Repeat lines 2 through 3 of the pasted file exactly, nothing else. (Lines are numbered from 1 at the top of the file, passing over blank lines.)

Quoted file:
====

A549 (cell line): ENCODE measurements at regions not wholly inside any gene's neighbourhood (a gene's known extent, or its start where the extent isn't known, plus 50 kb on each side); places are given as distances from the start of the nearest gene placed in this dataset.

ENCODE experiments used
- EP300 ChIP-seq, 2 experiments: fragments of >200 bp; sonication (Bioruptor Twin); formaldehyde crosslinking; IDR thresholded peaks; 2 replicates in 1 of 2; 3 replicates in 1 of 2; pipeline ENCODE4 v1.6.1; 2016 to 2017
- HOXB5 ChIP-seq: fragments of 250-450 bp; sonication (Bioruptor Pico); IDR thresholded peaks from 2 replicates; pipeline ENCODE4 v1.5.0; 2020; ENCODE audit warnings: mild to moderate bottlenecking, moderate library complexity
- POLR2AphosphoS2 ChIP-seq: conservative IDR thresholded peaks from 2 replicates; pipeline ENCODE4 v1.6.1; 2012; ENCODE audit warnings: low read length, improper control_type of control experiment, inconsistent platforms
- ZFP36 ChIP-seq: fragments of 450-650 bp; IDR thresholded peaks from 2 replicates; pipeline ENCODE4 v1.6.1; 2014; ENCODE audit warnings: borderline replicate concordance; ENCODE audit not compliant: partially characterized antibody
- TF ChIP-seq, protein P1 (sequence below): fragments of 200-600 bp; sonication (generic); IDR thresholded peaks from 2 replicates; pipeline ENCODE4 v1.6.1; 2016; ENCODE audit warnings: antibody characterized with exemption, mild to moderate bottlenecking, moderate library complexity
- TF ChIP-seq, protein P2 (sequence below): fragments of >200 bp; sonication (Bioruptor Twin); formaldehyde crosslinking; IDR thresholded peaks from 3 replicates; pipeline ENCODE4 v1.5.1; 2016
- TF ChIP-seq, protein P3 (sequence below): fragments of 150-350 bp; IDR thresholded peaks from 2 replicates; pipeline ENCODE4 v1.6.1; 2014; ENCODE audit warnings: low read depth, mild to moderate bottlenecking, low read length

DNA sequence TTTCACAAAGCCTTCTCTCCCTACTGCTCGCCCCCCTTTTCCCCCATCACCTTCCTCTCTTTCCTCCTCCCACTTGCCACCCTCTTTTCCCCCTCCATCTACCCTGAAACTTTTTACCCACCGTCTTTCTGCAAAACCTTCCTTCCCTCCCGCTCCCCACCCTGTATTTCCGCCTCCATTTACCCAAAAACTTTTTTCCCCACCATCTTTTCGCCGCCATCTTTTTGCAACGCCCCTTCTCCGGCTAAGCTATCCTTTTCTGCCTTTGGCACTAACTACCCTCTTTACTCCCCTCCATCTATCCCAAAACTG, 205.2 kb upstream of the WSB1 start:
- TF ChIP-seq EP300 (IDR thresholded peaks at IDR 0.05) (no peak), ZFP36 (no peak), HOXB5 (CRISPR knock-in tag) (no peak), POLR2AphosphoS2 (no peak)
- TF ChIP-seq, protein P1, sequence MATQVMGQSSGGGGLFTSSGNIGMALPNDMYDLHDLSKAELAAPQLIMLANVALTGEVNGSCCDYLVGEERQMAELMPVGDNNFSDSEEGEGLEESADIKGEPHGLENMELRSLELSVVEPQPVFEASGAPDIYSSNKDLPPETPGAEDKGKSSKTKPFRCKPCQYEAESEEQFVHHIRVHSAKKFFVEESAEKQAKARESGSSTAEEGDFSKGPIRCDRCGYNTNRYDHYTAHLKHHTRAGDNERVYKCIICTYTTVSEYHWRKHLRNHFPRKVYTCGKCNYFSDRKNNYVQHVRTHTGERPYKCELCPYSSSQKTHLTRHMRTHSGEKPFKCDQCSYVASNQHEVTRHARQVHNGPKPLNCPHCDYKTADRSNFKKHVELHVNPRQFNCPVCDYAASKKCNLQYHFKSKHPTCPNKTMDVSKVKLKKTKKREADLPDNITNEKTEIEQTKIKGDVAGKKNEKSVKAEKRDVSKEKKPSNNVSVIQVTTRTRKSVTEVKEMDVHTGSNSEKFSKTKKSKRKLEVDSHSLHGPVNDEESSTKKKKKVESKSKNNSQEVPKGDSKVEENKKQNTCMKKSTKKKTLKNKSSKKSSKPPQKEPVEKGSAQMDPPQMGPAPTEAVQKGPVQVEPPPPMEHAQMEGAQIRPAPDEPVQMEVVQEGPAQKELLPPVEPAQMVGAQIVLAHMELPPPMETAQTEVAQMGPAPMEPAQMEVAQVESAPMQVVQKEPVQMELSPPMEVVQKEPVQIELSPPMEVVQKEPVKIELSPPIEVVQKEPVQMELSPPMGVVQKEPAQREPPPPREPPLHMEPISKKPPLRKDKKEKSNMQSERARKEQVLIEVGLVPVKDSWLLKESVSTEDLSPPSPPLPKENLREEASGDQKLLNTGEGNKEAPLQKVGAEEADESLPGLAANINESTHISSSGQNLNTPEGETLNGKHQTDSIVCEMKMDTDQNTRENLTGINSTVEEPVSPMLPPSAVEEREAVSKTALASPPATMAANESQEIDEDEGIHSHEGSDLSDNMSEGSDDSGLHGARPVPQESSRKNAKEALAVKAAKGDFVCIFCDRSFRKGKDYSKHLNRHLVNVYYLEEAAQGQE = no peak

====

ENCODE experiments used
- EP300 ChIP-seq, 2 experiments: fragments of >200 bp; sonication (Bioruptor Twin); formaldehyde crosslinking; IDR thresholded peaks; 2 replicates in 1 of 2; 3 replicates in 1 of 2; pipeline ENCODE4 v1.6.1; 2016 to 2017